Hong Kong’s justice minister responds to opposition fears on joint railway checkpoint
Rimsky Yuen tells pan-democrats he does not see how national laws might be applied elsewhere in the city in future but he can’t offer guarantees
The justice minister refused on Tuesday to guarantee that a plan allowing national laws to be enforced in the Hong Kong terminus of the cross-border rail link would not be applied elsewhere, but he said he could not see such a need arising in the near future.
Secretary for Justice Rimsky Yuen Kwok-keung made the remarks after being pressed by pan-democrats at a Legislative Council meeting to promise that the joint checkpoint would not set a precedent that would undermine people’s rights.
Hongkongers are ‘calm’ about joint checkpoint plan for high-speed rail terminal, top Chinese official says
At issue is a plan to apply national laws in a quarter of the West Kowloon terminus that will be leased to the mainland. The HK$84.4 billion rail link is scheduled to open in the third quarter of next year.
Under the Basic Law, Hong Kong’s mini-constitution, the city cannot lease land in such a manner, so it will seek permission from the National People’s Congress Standing Committee, China’s top lawmaking body, to allow it to do so. Article 20 of the Basic Law allows Beijing to grant Hong Kong that power.
On Saturday, executive councillor Ronny Tong Ka-wah suggested a clause be added in the resolution by the NPCSC to guarantee the plan would be “once and for all”. This would help ease Hongkongers’ mistrust in the central and local governments, he argued.
Democratic Party chairman Wu Chi-wai asked if Yuen could promise that the “co-location” arrangement would not set a precedent “that would gradually chip away Hongkongers’ rights protected by the Basic Law”.
“I cannot see that there will be another similar situation in the short run … your worry is groundless,” Yuen replied. “But I don’t have the power to represent future administrations in making such a promise either.”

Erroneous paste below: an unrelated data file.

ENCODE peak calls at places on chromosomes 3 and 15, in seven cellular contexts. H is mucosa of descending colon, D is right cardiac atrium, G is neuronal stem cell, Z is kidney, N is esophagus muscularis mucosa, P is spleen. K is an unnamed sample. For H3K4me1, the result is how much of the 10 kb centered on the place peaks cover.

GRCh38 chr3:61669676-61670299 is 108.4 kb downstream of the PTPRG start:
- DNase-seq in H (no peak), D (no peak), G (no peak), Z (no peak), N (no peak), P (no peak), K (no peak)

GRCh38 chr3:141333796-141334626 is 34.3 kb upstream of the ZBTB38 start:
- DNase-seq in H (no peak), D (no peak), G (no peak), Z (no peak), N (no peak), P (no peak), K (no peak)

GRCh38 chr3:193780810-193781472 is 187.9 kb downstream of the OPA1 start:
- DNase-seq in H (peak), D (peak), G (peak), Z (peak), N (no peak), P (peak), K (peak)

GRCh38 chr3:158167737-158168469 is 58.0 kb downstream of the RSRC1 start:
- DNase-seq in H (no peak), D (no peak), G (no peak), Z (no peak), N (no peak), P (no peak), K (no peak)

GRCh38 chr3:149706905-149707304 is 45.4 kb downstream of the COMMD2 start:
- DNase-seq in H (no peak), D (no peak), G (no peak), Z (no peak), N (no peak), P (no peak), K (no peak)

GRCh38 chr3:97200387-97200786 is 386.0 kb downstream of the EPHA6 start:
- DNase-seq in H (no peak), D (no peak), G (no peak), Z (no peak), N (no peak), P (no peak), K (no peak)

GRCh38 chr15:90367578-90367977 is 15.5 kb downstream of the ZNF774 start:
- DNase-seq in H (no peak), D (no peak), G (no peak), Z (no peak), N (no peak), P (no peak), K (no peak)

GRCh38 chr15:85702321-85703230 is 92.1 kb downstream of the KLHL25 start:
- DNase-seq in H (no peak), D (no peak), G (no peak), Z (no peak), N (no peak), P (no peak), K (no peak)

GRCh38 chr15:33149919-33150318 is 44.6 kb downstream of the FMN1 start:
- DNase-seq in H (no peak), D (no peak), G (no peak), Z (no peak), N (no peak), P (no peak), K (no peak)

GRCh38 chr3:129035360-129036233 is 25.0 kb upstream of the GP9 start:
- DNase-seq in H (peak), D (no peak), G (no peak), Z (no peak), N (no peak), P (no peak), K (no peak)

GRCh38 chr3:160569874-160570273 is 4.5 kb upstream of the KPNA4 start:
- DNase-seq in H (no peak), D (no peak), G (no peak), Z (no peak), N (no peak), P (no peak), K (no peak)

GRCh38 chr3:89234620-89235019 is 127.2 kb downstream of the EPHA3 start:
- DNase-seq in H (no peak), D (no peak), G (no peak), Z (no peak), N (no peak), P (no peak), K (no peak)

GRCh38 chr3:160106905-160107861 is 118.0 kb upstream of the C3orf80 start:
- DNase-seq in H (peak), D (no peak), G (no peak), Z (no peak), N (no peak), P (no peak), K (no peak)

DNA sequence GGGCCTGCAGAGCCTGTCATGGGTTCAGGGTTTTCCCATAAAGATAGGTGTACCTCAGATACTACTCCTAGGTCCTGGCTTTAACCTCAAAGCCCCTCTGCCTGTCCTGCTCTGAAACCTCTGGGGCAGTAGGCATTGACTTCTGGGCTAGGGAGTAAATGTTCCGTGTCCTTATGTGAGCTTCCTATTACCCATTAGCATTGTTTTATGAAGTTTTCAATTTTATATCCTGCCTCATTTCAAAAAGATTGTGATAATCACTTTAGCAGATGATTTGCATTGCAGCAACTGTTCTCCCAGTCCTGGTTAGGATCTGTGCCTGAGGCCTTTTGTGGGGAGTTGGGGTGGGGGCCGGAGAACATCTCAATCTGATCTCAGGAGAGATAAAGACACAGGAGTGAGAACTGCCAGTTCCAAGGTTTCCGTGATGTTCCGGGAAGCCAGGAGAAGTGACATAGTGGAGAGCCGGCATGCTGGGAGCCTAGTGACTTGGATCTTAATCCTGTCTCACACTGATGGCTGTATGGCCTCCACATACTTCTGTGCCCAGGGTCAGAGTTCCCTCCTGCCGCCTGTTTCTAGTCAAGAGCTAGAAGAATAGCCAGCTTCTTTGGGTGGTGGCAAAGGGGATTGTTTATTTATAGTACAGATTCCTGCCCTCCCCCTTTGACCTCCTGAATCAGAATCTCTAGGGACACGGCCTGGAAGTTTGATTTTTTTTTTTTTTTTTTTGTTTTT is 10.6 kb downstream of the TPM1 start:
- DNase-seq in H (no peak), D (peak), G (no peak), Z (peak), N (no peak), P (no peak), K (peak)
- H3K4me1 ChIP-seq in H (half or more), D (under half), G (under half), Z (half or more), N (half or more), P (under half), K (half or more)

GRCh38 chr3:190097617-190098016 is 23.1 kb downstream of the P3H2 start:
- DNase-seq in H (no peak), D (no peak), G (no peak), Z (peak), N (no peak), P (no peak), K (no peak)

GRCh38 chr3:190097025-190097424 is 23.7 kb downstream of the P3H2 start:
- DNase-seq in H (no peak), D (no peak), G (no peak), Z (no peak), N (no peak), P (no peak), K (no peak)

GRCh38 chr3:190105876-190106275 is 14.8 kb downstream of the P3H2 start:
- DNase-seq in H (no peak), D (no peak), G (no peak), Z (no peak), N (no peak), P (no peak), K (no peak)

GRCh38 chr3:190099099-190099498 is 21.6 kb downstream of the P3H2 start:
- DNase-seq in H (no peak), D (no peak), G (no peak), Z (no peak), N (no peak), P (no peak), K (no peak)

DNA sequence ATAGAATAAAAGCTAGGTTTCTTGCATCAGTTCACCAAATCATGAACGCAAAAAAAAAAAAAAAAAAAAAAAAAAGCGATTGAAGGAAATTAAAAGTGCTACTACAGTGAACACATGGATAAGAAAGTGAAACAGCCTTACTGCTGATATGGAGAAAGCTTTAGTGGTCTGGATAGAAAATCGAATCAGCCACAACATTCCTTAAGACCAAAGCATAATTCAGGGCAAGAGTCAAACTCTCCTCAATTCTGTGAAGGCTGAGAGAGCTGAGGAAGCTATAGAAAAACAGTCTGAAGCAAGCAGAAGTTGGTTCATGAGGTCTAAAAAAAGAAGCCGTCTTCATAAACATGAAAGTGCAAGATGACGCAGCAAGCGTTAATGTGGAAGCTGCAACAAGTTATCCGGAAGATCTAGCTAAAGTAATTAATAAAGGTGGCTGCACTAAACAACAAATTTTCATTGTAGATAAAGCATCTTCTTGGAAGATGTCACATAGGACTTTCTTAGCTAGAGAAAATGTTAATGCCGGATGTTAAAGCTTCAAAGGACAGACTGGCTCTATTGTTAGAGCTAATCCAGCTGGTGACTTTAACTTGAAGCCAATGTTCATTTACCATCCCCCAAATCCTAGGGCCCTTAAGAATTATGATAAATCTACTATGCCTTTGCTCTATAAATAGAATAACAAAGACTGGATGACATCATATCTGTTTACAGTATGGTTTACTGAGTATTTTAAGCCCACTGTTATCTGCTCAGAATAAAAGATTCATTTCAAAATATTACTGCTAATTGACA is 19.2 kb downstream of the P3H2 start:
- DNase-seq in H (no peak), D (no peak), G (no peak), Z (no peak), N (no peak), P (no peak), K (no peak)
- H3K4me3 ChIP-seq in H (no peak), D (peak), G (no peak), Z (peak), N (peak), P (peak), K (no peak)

He said the co-location plan was picked after thorough studies.
“The government is absolutely not blindly superstitious about co-location. Based on our objective studies, it is the most ideal … for passengers’ convenience and Hong Kong’s long-term development,” Yuen said.“We have no regrets for Legco and Hong Kong.”
The Civic Party’s Dennis Kwok asked whether residents’ rights would be protected in the port area leased to the mainland.
Yuen said it was not a simple question to answer as mainland officers needed to follow the Basic Law, which is a national law, as well as mainland laws.
Meanwhile, more than 20 legal experts and pro-government legislators launched a coalition in support of the joint checkpoint plan. It was the third concern group set up on the issue as both sides of Hong Kong’s political divide mobilise campaigns for and against.
Pan-democrats have joined forces with more than 90 organisations and individuals to fight the plan, which they said would destroy the “one country, two systems” principle. On Monday about 20 pro-establishment business groups also set up a coalition to support the scheme.
Why Hong Kong’s justice minister Rimsky Yuen is so sanguine about joint checkpoint for express rail link
A poll of 1,262 people by the Liberal Party showed Hongkongers were split on whether the plan would have a negative impact on “one country, two systems”, with 43 per cent saying yes and 43.3 per cent saying no, while the rest had no comment.
Among those who had negative views or no comment, about 35.1 per cent said they would still be willing to accept the co-location arrangement, while 41.5 per cent found it unacceptable.
The poll, conducted from August 2 to 7, also found that 68.2 per cent of respondents felt it was “important” or “very important” to have a joint checkpoint to achieve the efficiency offered by the high-speed railway.